“And that’s why I’m saying the situation is multifaceted and quite complex.”

So what is Mulheron’s “strong advice” to public teachers who feel they are being unfairly targeted?

Seek the advice from a professional support officer from the union, as well as from the department.

The NSW Department of Education was contacted for comment on this story. In a statement, a spokesperson said the department “...has a zero tolerance policy towards bullying, harassment, or abuse of any kind.

“We have a clear Code of Conduct that sets out the behaviour expectations for all staff and has mechanisms incorporated into the internal complaints handling procedures which include allegations of bullying behaviour.

“There is a range of prevention and support programs in place in addition to the Employee Assistance Program to reduce psychological and stress related absences, and promote health and wellbeing of staff.”

However, Steele and Parker maintain they and many other teachers have felt the sting of foul play.

“Out of all our members who have written stories ... one of the common things is that witnesses are not even interviewed,” Steele says.

“If the principal said they didn’t do it, it is accepted…”

Parker says the whole complaints handling process needs a rigorous shake-up.

“People are sick to death of this business of internal investigations, which all the government departments adhere to.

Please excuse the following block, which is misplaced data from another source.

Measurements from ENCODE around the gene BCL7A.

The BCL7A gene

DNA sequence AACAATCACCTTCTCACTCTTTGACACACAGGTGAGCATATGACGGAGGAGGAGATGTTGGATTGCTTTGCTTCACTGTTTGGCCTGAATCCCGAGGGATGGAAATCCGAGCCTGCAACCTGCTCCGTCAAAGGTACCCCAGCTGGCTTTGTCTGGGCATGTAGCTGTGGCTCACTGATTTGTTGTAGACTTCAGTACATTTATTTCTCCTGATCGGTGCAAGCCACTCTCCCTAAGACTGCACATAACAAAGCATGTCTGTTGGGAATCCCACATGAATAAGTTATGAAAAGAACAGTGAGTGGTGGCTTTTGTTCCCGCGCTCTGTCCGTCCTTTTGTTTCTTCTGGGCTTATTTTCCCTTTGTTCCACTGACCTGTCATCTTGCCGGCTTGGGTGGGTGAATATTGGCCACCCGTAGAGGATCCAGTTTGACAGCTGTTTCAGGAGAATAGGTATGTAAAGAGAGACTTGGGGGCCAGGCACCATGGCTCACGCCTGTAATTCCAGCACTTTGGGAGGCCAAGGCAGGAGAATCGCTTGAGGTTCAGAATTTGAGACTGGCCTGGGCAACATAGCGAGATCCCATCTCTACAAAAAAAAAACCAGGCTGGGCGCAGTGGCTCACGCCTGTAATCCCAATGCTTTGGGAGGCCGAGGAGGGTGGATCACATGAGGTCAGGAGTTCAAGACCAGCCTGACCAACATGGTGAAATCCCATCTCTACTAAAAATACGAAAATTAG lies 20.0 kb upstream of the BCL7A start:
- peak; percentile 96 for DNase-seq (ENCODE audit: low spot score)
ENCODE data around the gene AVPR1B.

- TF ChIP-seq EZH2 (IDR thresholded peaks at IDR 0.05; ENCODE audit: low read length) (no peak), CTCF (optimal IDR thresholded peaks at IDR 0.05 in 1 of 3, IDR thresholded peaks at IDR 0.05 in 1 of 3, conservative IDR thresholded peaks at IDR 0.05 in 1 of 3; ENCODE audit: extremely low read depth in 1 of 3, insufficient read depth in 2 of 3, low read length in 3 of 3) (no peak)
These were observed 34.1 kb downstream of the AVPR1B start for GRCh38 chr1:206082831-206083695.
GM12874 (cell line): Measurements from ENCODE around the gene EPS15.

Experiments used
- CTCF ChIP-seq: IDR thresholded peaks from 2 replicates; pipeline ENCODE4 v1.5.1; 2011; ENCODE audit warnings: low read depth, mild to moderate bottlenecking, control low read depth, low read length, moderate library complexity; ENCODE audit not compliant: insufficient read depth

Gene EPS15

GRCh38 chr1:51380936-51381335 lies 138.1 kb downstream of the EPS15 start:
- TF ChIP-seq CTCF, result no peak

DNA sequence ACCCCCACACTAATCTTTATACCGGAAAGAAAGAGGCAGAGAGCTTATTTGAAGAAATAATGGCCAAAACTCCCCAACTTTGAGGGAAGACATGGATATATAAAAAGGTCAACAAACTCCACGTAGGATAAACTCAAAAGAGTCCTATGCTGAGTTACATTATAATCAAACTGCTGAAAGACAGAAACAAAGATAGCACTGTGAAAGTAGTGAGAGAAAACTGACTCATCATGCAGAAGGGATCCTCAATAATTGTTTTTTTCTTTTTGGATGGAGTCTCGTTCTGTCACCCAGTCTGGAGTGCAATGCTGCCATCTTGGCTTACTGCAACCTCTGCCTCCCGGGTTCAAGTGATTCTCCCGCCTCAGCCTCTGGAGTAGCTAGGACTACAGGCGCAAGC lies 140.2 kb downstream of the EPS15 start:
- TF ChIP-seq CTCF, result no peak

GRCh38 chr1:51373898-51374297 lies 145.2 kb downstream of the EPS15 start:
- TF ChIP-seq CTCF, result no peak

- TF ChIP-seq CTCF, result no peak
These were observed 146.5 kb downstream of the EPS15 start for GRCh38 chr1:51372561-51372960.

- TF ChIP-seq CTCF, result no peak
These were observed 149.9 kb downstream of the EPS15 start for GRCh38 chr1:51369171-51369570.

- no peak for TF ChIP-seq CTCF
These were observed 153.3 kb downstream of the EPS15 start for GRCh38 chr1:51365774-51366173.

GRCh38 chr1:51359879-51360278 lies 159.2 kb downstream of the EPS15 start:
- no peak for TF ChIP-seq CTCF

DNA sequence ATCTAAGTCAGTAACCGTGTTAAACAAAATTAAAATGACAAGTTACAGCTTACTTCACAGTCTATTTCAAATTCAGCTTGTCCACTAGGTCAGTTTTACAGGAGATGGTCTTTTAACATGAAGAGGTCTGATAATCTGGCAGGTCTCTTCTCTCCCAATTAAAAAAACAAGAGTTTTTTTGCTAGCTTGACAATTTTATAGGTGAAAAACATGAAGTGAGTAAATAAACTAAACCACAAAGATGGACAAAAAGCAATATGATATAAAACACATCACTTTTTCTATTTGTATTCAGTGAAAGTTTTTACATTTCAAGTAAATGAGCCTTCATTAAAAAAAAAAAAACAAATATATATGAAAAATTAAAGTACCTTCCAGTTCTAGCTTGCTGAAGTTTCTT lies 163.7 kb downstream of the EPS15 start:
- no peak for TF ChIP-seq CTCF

“…when it becomes obvious that a teacher is being bullied, we can put a complaint into EPAC (the Employee Performance and Conduct Directorate). The problem with that, is that EPAC then send that report back to the principal – now how ridiculous is that?!

“It’s like giving the criminal all the paperwork (and the information) so you have this collusion going on between the principal and the department, and the department always wins.”

Parker believes that the situation is now at a crisis level, and he’s calling for urgent change.

“When we use the term ‘bullying’, we’re not talking about minor staffroom disagreements; we’re talking about the prolonged and intense disregard of a teacher’s basic WHS –  their right to feel safe and psychologically supported in the workplace,” he says.

“Like the corrupt practices exposed by the Banking Royal Commission, the BTSN call on the Government to hold a Royal Commission into [education] practices, and have the bullies removed from the system.”


*Names have been changed